282 WHITSUNDAY. [MAY IO.
They danced round a garlanded maypole. A banquet was served in a barn, and all those who misconducted themselves were obliged to ride a wooden horse, and if still more unruly were put into the stocks, which was termed being my lord's organist.—Glossary, &c p. 434.
An unchartered Whitsun Tryste Fair is still held annually on Whitsunbank Hill, near Wooler.—N. & Q. 5th S. vol. i. p. 402.
A custom formerly prevailed amongst the people of Burford to hunt deer in Wychwood Forest. An original letter, in the possession of the corporation, dated 1593, directs the inhabitants to forbear the hunting for that year, on account of the plague that was then raging, and states an order that should be given to the keepers of the forest,. to deliver to the bailiffs two bucks in lieu of the hunting; which privilege, was not, however, to be prejudiced in future by its remittance on that occasion. —Brand, Pop. Antiq. 1849, vol. i. p. 284.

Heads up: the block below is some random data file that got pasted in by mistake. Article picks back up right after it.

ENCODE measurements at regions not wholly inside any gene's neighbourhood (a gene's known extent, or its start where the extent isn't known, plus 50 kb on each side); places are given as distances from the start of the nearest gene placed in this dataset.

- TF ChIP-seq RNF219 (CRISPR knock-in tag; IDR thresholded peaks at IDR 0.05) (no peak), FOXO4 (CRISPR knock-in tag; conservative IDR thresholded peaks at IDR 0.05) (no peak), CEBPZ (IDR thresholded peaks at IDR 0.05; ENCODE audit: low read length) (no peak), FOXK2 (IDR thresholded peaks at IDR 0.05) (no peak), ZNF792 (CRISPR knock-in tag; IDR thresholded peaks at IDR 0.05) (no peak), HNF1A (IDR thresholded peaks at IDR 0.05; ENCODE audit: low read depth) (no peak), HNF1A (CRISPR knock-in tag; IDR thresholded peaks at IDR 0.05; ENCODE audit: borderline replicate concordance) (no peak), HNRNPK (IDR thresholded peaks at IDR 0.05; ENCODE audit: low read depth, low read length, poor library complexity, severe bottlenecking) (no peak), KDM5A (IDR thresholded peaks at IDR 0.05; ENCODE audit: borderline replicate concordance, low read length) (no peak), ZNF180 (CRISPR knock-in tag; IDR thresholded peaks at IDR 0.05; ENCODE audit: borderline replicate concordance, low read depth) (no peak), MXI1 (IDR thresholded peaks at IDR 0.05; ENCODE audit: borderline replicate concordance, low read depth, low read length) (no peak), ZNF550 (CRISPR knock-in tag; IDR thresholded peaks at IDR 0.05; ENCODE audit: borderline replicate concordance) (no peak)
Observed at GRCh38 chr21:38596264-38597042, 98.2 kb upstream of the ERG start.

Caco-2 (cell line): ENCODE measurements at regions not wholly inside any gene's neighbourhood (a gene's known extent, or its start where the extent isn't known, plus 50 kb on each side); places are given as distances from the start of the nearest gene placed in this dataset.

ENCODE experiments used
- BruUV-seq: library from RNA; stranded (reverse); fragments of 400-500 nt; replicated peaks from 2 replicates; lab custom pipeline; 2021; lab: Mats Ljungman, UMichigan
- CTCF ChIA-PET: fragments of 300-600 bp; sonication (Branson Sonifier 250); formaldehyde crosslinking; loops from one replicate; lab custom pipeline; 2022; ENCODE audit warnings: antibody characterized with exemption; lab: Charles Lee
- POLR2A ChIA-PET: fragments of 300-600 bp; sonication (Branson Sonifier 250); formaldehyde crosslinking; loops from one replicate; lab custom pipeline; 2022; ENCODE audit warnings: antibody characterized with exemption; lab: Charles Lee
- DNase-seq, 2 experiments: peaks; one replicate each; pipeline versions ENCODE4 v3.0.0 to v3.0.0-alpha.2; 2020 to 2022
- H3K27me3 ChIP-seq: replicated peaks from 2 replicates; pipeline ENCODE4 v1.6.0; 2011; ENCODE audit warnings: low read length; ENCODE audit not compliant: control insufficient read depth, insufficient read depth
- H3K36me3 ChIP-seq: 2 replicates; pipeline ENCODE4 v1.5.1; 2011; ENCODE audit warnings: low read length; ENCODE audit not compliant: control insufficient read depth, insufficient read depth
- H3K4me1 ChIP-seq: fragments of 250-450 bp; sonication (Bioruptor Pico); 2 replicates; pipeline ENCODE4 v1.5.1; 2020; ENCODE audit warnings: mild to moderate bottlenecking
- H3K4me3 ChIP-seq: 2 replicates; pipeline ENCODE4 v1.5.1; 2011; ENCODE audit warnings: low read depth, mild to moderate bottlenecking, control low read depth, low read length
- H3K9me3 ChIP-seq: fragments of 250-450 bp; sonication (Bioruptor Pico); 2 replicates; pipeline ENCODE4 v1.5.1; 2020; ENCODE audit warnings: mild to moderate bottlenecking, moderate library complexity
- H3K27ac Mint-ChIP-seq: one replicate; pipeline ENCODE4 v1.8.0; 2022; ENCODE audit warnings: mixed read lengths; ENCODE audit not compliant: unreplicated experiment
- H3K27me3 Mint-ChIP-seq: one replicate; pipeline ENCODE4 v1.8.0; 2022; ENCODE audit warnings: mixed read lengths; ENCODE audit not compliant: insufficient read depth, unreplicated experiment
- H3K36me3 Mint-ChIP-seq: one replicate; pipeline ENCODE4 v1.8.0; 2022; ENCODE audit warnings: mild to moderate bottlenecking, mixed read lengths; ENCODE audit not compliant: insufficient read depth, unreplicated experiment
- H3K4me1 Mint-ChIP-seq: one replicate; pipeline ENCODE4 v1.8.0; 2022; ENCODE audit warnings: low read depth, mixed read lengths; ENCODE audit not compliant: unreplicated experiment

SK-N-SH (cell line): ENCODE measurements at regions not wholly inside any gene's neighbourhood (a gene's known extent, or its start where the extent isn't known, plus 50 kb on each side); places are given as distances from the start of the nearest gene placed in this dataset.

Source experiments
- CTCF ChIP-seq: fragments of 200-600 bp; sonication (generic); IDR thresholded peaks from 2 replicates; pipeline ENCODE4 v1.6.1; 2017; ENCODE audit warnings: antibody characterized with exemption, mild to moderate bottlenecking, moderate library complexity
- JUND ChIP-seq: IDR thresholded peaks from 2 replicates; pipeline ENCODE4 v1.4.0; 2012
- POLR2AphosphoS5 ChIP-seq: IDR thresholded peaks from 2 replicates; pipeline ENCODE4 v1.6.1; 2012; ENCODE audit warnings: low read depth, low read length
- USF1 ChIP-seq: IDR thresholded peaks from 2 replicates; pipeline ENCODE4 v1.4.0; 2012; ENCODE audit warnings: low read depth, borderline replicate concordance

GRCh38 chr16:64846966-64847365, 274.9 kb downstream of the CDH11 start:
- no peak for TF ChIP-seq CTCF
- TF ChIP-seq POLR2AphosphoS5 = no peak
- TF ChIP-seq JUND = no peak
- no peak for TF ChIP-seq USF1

Collinson, in his History of Somersetshire (vol. iii. p. 620), speaking of Yatton, says that, " John Lane of this parish, gentleman, left half an acre of ground, called the Groves, to the poor for ever, reserving a quantity of the grass for the strewing church on Whitsunday,'5
The Irish kept the feast of Whitsuntide with milk food, as among the Hebrews; and a breakfast composed of cake, bread, and a liquor made by hot water poured on wheaten bran.—Every Day Book, vol. i. p. 685.
At Holy Island, as regularly as the season of Whitsuntide comes, a concourse of people is assembled to perform penance. They make two hundred and eighty rounds, the circum-